Corrine K Welt. Autoimmune oophoritis in the adolescent. Ann N Y Acad Sci. 2008;1135:118-22. doi: 10.1196/annals.1429.006.

D J Williams, P Connor, J W Ironside. Pre-menopausal cytomegalovirus oophoritis. Histopathology. 1990 Apr;16(4):405-7. doi: 10.1111/j.1365-2559.1990.tb01150.x.

E Gloor, J Hurlimann. Autoimmune oophoritis. Am J Clin Pathol. 1984 Jan;81(1):105-9. doi: 10.1093/ajcp/81.1.105.

R Matsuoka, Y Taketani. [Adnexitis (salpingitis, oophoritis)]. Ryoikibetsu Shokogun Shirizu. 1999;(25 Pt 3):215-7.

FAQs from users: 'Why does inflammation of the ovaries occur?', 'Is it normal to have back pain due to ovarian inflammation?', 'Is it possible to have ovarian inflammation with menopause?', 'Does oophoritis have consequences for fertility?', 'Is ovarian swelling a common symptom of pregnancy?' and 'What is autoimmune oophertitis?'.

Read more

Authors and contributors

 Andrea Rodrigo
Andrea Rodrigo
B.Sc., M.Sc.
Bachelor's Degree in Biotechnology from the Polytechnic University of Valencia. Master's Degree in Biotechnology of Human Assisted Reproduction from the University of Valencia along with the Valencian Infertility Institute (IVI). Postgraduate course in Medical Genetics. More information about Andrea Rodrigo
 Marta Zermiani
Marta Zermiani
M.D., Ph.D.
Graduated in Medicine and Surgery from the Università degli Studi di Padova in Italy, specializing in Gynecology and Obstetrics at the Hospital Universitario de Bellvitge in Barcelona. Specialist in Assisted Reproduction with 4 years experience and currently a gynecologist at Vida Fertility Madrid. More information about Marta Zermiani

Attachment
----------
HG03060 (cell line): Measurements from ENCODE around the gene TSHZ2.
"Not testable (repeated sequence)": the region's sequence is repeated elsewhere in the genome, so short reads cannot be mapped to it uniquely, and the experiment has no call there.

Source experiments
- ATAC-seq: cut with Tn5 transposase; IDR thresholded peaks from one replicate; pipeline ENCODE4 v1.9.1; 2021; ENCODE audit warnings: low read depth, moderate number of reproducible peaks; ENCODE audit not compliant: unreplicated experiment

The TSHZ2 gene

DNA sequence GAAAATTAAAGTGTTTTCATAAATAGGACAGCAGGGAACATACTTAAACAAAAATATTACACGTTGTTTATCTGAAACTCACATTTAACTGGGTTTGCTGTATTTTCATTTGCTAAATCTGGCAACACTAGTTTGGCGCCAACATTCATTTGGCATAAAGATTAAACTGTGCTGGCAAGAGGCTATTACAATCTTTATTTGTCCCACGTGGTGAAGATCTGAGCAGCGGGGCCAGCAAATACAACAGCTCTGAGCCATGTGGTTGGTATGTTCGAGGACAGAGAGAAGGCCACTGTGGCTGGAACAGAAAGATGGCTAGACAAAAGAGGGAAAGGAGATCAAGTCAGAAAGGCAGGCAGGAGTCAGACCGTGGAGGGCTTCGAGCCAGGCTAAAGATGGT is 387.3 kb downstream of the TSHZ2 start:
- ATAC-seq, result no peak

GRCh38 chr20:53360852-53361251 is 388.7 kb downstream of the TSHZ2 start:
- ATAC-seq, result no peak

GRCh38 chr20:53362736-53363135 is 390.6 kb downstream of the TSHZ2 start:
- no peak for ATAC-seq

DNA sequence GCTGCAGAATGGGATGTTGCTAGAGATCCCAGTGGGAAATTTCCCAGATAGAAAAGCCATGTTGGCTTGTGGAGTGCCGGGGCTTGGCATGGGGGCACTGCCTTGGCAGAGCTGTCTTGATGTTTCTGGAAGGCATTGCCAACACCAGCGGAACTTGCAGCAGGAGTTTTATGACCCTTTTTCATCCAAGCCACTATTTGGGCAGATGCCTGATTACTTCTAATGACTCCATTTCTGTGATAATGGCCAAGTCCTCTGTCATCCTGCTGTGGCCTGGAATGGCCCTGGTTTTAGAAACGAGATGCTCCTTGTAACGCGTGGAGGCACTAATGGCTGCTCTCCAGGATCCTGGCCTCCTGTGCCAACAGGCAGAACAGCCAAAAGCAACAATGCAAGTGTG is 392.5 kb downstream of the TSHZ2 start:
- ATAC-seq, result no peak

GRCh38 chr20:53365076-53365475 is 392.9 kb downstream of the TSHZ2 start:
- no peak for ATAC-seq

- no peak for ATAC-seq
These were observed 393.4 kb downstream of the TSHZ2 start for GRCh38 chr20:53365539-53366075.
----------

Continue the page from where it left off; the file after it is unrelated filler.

Licence number: 280847526
 Marta Barranquero Gómez
Marta Barranquero Gómez
B.Sc., M.Sc.
Graduated in Biochemistry and Biomedical Sciences by the University of Valencia (UV) and specialized in Assisted Reproduction by the University of Alcalá de Henares (UAH) in collaboration with Ginefiv and in Clinical Genetics by the University of Alcalá de Henares (UAH). More information about Marta Barranquero Gómez
License: 3316-CV
Adapted into english by:
 Sandra Fernández
Sandra Fernández
B.A., M.A.
Fertility Counselor
Bachelor of Arts in Translation and Interpreting (English, Spanish, Catalan, German) from the University of Valencia (UV) and Heriot-Watt University, Riccarton Campus (Edinburgh, UK). Postgraduate Course in Legal Translation from the University of Valencia. Specialist in Medical Translation, with several years of experience in the field of Assisted Reproduction. More information about Sandra Fernández

Find the latest news on assisted reproduction in our channels.